I’ll tell you what, I’ve been round the houses looking for a book I could settle on; I’ve dumped the last three I’ve started, but I don’t think the problem was the books (so I won’t say what they were: I think I was in the mood for something a bit more fun, a bit more lightweight … and then Sweet Sweet Revenge Ltd. popped up in the book feed.
What I like about Jonasson’s writing is that he manages to weave a deceptively simple plot (I don’t think I’ll be giving too much away by telling you it’s centred around revenge), some pretty unsavoury but strangely endearing antagonists (remember Hitman Sanders …?), and some fairly ordinary protagonists. The prose flows well, with no bumps or sharp edges; but plenty of humour, some of it gruesome, most of it just really fun.
The appeal of the book for me was that I could enjoy the book without expending too much brainpower; the author takes out much of the hard decision-making, but does it in a way that doesn’t patronise. To begin with, the villain, Victor, is a racist, misogynist, homophobe, thief, swindler and would-be murderer … and we learn all of this in the first ten pages, so we dislike him pretty much straight away. He does have occasional flashes of mercy, so he is very much a standout character in a book that focuses more on the adventure than the people.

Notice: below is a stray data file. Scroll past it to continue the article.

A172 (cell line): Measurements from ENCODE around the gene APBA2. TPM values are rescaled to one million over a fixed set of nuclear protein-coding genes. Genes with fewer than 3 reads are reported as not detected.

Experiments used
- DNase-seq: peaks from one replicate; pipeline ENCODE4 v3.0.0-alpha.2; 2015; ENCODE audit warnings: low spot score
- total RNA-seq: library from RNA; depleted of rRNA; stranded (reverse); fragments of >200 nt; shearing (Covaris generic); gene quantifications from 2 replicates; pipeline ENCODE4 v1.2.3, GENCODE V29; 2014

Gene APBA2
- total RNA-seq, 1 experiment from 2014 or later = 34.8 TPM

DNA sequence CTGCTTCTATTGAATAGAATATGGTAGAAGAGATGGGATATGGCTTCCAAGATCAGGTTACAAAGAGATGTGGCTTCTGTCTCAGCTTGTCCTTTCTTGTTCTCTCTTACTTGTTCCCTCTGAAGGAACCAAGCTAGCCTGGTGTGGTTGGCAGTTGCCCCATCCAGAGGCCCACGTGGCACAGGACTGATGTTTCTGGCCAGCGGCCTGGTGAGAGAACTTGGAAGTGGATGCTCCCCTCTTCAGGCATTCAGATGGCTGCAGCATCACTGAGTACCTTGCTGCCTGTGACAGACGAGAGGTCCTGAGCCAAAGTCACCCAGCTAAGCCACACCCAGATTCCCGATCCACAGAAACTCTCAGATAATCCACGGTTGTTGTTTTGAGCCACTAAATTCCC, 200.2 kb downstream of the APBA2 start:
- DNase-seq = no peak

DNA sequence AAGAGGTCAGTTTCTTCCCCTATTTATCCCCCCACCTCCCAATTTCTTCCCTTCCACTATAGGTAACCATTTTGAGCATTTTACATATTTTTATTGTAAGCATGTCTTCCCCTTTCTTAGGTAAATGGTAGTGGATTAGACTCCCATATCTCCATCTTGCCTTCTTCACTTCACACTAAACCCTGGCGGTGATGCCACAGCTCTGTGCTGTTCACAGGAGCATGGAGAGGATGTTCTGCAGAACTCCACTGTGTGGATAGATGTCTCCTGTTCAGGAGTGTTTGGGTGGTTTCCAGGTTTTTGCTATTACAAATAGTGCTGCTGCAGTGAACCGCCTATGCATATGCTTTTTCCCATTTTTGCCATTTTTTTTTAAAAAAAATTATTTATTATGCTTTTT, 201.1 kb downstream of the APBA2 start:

If I’m honest, this is what I want to see in an action movie released during a pandemic: hideous man-eating extraterrestrials, gunfire, explosions, a plot with holes so big you can drive trucks through … and Chris Pratt.
The premise is somewhat familiar, though it does take it in a slightly unexpected direction: present-day humans are recruited and transported (in bigly numbers) to fight a war some thirty years into the future. Service is compulsory, but all they have to do is fight and survive for seven days, then they’re done and beamed back home. For the folk who’d never seen combat before, seven days didn’t sound like the end of the world … until they saw what they were up against. If you’re a fan of Independence Day then this’ll be right up your street: great adult-ish entertainment that doesn’t take itself too seriously.
It took it’s own sweet time getting here, but as it turns out, it was well worth the wait. Scarlett Johansson takes Marvel’s eponymous near-superhuman spy around the world for one last outing (after the whole … well, you know … Thanos business).
And it’s one hell of a swan song. The movie takes the Black Widow across the world with the help of a fella who seems to be able to conjure experimental fighter jets out of thin air, but seems to have trouble getting hold of a decent caravan, and the family of Russian agents who’re her family … after a fashion.
The plot is … unsurprisingly unlikely, the characters have just the right amount of depth: enough to keep you rooting for them, but not enough to get in the way slow down the on-screen carnage. The stunts are fantastic, and like all Marvel movies, it doesn’t take itself too seriously (DC, take note). The only cringeworthy bit about it was Ray Winston’s accent, which meandered between Russian Bond villain and Phil Mitchell from Eastenders.
The Black Widow didn’t have that Marvel blockbuster feel to it; felt more like something that could’ve played out on the Disney+ channel over a six-part series. Still, well worth seeing IMO.